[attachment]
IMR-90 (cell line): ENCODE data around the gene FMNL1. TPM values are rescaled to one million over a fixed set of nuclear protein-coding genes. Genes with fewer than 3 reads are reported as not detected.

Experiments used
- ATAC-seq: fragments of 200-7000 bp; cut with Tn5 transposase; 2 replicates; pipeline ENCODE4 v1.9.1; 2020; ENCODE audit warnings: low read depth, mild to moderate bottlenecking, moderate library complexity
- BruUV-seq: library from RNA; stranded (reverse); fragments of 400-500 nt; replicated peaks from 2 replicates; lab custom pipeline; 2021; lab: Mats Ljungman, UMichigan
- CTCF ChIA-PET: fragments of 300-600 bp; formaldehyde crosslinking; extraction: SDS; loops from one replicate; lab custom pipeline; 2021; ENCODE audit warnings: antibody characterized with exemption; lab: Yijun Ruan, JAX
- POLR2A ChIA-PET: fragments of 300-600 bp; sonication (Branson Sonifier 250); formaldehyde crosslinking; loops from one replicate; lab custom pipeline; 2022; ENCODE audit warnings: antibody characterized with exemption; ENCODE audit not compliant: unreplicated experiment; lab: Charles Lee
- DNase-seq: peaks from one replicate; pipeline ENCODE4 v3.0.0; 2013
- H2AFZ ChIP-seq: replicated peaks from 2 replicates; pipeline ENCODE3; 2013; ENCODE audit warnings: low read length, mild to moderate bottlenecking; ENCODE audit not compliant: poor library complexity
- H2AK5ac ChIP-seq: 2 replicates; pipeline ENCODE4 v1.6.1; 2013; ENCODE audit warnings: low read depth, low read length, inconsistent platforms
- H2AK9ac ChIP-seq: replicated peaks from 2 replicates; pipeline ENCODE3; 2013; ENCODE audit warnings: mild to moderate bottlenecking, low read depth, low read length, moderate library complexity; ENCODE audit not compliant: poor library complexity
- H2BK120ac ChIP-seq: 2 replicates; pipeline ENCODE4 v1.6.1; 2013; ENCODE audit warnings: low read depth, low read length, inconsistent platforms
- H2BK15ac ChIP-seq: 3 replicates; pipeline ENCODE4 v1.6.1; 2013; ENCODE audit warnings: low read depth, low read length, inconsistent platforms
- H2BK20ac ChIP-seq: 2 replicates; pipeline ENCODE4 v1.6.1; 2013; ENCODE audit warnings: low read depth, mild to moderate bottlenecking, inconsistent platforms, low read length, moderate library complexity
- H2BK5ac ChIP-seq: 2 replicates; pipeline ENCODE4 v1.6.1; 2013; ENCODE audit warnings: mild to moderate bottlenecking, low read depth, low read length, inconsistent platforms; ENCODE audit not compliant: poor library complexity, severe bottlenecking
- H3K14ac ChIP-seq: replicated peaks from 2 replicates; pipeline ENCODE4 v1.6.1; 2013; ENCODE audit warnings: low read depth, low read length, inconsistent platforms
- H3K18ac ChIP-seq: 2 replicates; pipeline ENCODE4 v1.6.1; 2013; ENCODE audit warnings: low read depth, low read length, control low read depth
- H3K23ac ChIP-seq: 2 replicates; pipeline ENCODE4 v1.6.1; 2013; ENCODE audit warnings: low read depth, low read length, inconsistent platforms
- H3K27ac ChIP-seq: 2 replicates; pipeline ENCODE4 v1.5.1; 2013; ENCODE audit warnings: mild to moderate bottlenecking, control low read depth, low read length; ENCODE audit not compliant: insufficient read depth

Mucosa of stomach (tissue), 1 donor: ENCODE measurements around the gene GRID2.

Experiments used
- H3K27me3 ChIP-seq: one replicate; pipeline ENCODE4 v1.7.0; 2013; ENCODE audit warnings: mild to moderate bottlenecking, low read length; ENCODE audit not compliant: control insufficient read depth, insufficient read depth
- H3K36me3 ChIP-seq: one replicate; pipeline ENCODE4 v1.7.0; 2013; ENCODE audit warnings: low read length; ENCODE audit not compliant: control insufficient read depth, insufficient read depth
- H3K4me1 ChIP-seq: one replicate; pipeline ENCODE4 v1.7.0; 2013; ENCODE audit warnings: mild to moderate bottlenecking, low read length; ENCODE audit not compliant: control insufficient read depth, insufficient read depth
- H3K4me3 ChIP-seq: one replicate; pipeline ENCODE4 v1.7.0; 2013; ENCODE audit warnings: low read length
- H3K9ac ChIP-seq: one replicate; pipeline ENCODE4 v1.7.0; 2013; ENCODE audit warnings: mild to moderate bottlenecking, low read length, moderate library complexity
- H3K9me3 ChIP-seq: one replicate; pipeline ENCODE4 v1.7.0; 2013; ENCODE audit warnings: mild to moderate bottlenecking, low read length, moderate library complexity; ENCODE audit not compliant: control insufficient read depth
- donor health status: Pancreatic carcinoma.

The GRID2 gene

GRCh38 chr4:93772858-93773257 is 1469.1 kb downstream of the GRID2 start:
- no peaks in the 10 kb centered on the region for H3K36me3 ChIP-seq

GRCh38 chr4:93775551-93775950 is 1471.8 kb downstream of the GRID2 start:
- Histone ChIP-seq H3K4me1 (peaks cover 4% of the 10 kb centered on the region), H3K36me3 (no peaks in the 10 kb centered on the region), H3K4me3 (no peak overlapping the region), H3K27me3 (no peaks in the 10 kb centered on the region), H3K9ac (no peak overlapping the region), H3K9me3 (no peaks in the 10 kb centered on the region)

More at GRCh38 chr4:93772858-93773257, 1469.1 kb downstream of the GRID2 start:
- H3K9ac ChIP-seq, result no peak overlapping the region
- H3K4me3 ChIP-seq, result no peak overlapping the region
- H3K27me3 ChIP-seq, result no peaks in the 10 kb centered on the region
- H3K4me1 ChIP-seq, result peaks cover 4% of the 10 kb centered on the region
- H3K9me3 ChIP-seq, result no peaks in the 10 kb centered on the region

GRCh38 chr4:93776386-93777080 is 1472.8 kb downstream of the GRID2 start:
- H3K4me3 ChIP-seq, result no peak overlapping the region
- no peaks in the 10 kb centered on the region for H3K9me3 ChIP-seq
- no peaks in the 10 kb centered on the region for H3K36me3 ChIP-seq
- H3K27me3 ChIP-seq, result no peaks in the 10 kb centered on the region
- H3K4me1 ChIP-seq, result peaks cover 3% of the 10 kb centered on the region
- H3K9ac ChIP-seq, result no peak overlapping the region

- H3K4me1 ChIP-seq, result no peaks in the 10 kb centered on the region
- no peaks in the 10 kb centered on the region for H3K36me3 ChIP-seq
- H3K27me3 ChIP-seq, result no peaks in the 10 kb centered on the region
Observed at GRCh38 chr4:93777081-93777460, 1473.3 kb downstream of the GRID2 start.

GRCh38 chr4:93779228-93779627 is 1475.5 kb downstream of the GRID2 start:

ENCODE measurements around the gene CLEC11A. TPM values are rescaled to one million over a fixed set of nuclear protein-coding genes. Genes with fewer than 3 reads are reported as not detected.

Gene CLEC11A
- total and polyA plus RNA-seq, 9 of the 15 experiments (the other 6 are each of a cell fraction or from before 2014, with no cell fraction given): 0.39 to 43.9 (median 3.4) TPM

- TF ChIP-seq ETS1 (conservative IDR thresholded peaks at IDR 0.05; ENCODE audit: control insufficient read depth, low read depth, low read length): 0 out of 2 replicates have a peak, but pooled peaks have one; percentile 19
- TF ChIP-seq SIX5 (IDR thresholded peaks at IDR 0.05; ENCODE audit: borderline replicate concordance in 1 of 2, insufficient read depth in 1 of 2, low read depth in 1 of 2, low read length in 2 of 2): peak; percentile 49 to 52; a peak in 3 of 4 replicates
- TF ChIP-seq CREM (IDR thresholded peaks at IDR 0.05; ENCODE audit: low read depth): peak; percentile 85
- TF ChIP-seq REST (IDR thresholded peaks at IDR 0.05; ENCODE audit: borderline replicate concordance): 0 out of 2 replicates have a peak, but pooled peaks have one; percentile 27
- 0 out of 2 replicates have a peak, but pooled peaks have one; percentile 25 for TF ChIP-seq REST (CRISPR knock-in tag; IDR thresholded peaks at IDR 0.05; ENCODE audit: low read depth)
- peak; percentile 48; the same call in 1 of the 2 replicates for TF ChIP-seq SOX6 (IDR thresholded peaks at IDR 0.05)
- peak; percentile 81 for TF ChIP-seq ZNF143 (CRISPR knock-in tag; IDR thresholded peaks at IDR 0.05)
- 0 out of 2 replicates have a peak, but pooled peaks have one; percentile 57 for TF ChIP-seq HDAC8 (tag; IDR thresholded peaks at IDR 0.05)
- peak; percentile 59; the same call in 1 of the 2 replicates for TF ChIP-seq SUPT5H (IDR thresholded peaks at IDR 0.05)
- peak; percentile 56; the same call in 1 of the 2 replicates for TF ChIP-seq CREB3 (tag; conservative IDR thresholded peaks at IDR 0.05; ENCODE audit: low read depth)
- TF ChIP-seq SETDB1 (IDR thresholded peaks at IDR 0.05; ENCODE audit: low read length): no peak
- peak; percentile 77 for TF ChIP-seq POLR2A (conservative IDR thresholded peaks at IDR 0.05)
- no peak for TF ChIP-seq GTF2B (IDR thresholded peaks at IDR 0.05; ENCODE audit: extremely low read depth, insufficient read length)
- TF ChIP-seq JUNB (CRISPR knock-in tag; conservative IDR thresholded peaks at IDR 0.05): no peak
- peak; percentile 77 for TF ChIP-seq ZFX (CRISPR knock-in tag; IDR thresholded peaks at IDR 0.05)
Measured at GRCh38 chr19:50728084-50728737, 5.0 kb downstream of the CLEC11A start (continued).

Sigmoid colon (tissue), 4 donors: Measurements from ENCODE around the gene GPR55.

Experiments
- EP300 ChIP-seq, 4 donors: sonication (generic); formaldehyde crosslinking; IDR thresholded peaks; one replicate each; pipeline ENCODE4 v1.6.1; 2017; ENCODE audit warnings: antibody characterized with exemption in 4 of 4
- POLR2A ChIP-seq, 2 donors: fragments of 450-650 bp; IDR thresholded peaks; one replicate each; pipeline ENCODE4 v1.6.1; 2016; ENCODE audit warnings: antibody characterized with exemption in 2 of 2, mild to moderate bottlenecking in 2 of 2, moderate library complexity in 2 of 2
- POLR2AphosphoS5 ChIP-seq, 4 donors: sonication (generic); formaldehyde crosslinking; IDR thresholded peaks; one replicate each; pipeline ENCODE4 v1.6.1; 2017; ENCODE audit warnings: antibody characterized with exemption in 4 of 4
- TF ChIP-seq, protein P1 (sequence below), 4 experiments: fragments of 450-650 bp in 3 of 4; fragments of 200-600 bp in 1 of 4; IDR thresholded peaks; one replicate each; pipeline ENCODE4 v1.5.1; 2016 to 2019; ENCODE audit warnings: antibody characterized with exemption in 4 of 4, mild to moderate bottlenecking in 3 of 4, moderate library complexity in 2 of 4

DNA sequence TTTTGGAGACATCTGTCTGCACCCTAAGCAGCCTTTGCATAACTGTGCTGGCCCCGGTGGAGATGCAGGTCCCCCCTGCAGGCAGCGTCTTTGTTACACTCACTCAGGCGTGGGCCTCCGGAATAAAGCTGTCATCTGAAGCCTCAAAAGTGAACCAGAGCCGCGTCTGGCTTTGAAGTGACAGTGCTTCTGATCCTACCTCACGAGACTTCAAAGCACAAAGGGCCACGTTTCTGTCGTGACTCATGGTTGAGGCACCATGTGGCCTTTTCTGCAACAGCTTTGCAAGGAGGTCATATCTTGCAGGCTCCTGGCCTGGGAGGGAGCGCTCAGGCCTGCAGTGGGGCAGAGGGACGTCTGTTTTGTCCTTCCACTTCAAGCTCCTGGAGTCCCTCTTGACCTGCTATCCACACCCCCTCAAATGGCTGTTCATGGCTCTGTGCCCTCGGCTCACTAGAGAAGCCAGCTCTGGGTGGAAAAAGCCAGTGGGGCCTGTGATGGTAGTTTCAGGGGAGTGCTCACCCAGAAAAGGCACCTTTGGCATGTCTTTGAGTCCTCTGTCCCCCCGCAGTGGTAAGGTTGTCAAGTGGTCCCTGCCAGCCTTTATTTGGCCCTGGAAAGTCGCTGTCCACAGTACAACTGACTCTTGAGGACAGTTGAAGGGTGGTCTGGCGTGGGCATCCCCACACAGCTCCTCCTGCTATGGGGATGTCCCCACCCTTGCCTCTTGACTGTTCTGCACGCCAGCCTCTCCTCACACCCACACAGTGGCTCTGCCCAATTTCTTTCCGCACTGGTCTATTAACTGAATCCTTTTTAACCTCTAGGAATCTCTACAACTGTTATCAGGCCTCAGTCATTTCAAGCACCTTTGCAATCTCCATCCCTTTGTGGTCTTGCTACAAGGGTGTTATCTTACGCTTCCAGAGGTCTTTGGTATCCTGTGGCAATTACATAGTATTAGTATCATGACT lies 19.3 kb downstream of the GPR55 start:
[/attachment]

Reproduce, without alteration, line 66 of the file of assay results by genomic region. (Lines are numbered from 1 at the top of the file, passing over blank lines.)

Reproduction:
- no peak for TF ChIP-seq GTF2B (IDR thresholded peaks at IDR 0.05; ENCODE audit: extremely low read depth, insufficient read length)